Peanut Butter, Poverty, and Salmonella

Peanut Butter Salmonella

Ever notice how we get told about salmonella outbreaks in peanut butter whenever the economy tanks? There’s a reason for that. And a simple solution!

Apparently, the oil and low water environment of peanut butter can make salmonella stubborn to kill in the processing factory environment. Heat sealing won’t quite kill them all. Usually only a few stubborn beasties are left though, and only on special occasions.

So why is it that these little buggers show up every time the economy gets bad?

When things are hard, people buy more peanut butter.  Peanut butter sales are sort of the mercury reading of economic health. Good times, people buy meat and cheese. Hard times, they eat more peanut butter. Especially families with lots of children. No criticism there, my kids ate a lot of peanut butter, it is good food.

But when things are hard, and peanut butter sales increase, peanut butter spends less time in storage, between the factory and the table. Turns out, that creates a problem.

Salmonella can’t survive well in peanut butter. It can’t multiply there, and has a hard time even living. Somewhere between two and six weeks after bottling, any salmonella in peanut butter is gone from natural peanut butter and unsweetened peanut butter by the time it hits the store in almost every situation.

Some ingredients help the salmonella survive longer. Sugar is one of them. Some other sweeteners act the same as sugar, giving the salmonella a carbohydrate fix that helps it last a bit longer. More sugar, longer living salmonella.

Even so, within about 12 to 20 weeks, the salmonella is completely gone (even in cooler temperatures which prolong the life of the bacteria). And here we have the reasoning for salmonella outbreaks when the economy is in the toilet…

It means that our peanut butter reserves in warehouses have run short. The peanut butter is spending less time in storage between packaging and the store. It isn’t having enough time for the salmonella to completely die off.

This is a bit alarming when you think about it. If the economy is so bad that we are down to a few weeks supply of peanut butter in our nation, then things are worse than they may appear on the surface. Peanut butter doesn’t lie.

So, what does this mean to you, and how can you be sure you are eating safe food? It has nothing to do with the government – there are a few simple things you can do to make sure your peanut butter isn’t going to make you sick.

  1. Buy natural peanut butter. Peanut butter without sugar is best.
  2. Keep natural peanut butter sealed, at room temperature, for 2-3 weeks before using.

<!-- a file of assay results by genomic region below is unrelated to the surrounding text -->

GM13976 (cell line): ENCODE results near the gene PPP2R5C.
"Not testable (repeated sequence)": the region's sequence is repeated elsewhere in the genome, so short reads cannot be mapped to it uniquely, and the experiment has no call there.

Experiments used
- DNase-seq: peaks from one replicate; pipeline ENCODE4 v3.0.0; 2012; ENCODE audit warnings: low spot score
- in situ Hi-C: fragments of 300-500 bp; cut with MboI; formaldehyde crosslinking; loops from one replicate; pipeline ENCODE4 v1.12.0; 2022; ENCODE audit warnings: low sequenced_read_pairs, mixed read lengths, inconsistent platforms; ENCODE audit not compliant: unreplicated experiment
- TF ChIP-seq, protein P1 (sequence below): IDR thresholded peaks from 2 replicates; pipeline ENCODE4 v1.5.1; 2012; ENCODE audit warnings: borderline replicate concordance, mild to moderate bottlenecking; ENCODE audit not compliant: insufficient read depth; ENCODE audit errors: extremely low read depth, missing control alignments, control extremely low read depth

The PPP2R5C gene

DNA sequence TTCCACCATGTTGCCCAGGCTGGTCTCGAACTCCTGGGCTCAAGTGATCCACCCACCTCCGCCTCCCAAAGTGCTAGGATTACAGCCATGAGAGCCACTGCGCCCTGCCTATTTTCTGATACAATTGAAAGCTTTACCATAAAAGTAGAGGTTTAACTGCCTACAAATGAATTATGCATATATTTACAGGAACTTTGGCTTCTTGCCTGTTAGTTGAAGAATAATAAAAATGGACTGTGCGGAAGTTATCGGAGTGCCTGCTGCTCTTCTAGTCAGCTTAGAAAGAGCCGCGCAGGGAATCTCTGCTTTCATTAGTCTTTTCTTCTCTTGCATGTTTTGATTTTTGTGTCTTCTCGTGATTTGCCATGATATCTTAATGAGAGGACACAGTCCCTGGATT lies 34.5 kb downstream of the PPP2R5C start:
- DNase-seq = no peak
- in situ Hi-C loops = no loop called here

3. Keep sugared peanut butter sealed, at room temperature, for 6-10 weeks if you can, before using. This means having a supply on hand to use from.
  4. If you make fresh peanut butter, do not add sugar, and store it at room temperature for three weeks before using – the salmonella comes from the fresh peanuts, not from the packaging systems. Give it time to die.
  5. DO NOT REFRIGERATE UNOPENED PEANUT BUTTER! Store at room temp, NOT in a root cellar or cold storage. Salmonella survives LONGER when refrigerated.

No need to recall “contaminated” peanut butter, just set aside unopened jars for use later. Truth is, probably a lot of what comes to your table was contaminated at one time – but the salmonella has had time to die in storage, and is no longer a risk.

The problem here is not that peanuts can be contaminated. We will never be able to stop them from being contaminated, and we won’t really be able to stop some of those little beasties from surviving the hot bath of processing and preserving.

The real problem is that our economy is so badly damaged that people are using far more than is being produced, resulting in a depletion of stored supplies. Under normal conditions, the commercial storage and distribution system has a built-in mechanism to ensure that the peanut butter is safe by the time it reaches your home. It is only in this kind of hard times when that falls apart because of abnormally high demand.

The long term national solution is to elect a man who actually cares about fixing the economy instead of re-electing someone bent on destroying it further. A reduction in government regulations, which allows businesses to flourish and hire again, will solve the problem of the peanut butter – no new regulation is needed (quite the opposite).

The personal solution is much simpler. Just make sure your peanut butter is old enough to be safe.

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